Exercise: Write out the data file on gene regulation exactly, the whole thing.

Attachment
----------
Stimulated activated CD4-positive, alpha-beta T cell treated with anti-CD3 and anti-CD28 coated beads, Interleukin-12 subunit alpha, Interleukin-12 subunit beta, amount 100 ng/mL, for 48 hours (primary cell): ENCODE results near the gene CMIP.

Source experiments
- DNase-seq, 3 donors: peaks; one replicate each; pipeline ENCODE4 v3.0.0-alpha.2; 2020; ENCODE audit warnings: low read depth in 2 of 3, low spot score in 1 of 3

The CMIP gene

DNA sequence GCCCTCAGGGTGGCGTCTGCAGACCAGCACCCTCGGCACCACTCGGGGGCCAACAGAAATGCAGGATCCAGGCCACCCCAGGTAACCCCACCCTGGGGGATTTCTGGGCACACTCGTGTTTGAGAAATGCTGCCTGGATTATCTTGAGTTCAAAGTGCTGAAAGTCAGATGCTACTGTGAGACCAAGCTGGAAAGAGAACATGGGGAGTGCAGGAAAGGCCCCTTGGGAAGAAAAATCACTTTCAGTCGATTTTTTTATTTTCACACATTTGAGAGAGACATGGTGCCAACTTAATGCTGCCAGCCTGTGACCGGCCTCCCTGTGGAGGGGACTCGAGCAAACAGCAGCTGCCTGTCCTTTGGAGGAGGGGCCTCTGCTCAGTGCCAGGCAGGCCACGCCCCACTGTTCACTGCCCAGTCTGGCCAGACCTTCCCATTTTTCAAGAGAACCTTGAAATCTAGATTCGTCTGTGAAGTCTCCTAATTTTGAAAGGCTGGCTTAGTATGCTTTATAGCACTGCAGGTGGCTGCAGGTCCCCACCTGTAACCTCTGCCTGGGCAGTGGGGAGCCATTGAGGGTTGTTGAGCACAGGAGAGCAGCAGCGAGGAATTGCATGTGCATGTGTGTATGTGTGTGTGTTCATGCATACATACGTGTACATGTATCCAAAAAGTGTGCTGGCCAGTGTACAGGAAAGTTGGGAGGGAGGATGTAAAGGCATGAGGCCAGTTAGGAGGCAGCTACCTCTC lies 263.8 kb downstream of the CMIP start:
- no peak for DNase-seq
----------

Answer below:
Stimulated activated CD4-positive, alpha-beta T cell treated with anti-CD3 and anti-CD28 coated beads, Interleukin-12 subunit alpha, Interleukin-12 subunit beta, amount 100 ng/mL, for 48 hours (primary cell): ENCODE results near the gene CMIP.

Source experiments
- DNase-seq, 3 donors: peaks; one replicate each; pipeline ENCODE4 v3.0.0-alpha.2; 2020; ENCODE audit warnings: low read depth in 2 of 3, low spot score in 1 of 3

The CMIP gene

DNA sequence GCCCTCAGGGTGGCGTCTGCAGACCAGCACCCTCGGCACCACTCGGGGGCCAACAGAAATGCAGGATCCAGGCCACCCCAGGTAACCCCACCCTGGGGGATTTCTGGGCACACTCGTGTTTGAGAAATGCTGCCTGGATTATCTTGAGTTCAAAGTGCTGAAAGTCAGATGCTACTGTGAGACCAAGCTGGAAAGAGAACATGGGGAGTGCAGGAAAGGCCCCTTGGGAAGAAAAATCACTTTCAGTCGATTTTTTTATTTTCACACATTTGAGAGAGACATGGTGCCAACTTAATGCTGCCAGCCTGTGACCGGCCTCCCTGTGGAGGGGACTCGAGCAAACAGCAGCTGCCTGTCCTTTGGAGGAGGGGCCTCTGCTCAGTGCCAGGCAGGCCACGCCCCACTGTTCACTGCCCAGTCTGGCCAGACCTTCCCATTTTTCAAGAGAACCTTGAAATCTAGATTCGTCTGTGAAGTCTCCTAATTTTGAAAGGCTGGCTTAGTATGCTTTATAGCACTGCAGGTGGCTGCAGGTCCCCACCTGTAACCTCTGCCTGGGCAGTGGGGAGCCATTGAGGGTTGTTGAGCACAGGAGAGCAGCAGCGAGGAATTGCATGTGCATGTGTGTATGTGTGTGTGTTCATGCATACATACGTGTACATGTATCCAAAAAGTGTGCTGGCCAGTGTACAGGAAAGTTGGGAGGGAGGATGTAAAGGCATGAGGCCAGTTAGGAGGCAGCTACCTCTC lies 263.8 kb downstream of the CMIP start:
- no peak for DNase-seq